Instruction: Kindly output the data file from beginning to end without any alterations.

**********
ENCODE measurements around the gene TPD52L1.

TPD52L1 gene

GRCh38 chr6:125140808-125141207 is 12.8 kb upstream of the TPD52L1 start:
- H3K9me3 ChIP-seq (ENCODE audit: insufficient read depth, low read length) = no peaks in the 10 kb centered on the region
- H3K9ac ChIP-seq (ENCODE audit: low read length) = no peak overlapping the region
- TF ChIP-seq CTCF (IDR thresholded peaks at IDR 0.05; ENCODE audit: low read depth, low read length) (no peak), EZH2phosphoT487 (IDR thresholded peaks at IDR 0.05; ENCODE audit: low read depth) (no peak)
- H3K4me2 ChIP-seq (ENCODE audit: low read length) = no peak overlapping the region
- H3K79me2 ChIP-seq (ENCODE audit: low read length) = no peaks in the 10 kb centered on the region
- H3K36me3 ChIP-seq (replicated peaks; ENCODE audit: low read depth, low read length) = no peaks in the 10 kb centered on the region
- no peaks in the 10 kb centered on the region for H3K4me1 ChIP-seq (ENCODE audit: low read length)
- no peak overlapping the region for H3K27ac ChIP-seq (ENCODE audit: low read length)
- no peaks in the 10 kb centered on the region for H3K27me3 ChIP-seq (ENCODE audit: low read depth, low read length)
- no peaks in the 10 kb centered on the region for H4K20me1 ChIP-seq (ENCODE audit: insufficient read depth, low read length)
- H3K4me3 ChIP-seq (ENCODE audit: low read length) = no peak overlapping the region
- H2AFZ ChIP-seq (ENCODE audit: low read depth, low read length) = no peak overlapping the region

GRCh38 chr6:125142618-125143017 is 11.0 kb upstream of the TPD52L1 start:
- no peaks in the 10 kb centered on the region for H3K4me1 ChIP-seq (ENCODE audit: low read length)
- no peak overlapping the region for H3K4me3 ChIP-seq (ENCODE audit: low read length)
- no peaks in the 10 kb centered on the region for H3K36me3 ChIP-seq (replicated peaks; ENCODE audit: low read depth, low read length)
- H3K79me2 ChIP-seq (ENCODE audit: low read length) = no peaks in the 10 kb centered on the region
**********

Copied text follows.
ENCODE measurements around the gene TPD52L1.

TPD52L1 gene

GRCh38 chr6:125140808-125141207 is 12.8 kb upstream of the TPD52L1 start:
- H3K9me3 ChIP-seq (ENCODE audit: insufficient read depth, low read length) = no peaks in the 10 kb centered on the region
- H3K9ac ChIP-seq (ENCODE audit: low read length) = no peak overlapping the region
- TF ChIP-seq CTCF (IDR thresholded peaks at IDR 0.05; ENCODE audit: low read depth, low read length) (no peak), EZH2phosphoT487 (IDR thresholded peaks at IDR 0.05; ENCODE audit: low read depth) (no peak)
- H3K4me2 ChIP-seq (ENCODE audit: low read length) = no peak overlapping the region
- H3K79me2 ChIP-seq (ENCODE audit: low read length) = no peaks in the 10 kb centered on the region
- H3K36me3 ChIP-seq (replicated peaks; ENCODE audit: low read depth, low read length) = no peaks in the 10 kb centered on the region
- no peaks in the 10 kb centered on the region for H3K4me1 ChIP-seq (ENCODE audit: low read length)
- no peak overlapping the region for H3K27ac ChIP-seq (ENCODE audit: low read length)
- no peaks in the 10 kb centered on the region for H3K27me3 ChIP-seq (ENCODE audit: low read depth, low read length)
- no peaks in the 10 kb centered on the region for H4K20me1 ChIP-seq (ENCODE audit: insufficient read depth, low read length)
- H3K4me3 ChIP-seq (ENCODE audit: low read length) = no peak overlapping the region
- H2AFZ ChIP-seq (ENCODE audit: low read depth, low read length) = no peak overlapping the region

GRCh38 chr6:125142618-125143017 is 11.0 kb upstream of the TPD52L1 start:
- no peaks in the 10 kb centered on the region for H3K4me1 ChIP-seq (ENCODE audit: low read length)
- no peak overlapping the region for H3K4me3 ChIP-seq (ENCODE audit: low read length)
- no peaks in the 10 kb centered on the region for H3K36me3 ChIP-seq (replicated peaks; ENCODE audit: low read depth, low read length)
- H3K79me2 ChIP-seq (ENCODE audit: low read length) = no peaks in the 10 kb centered on the region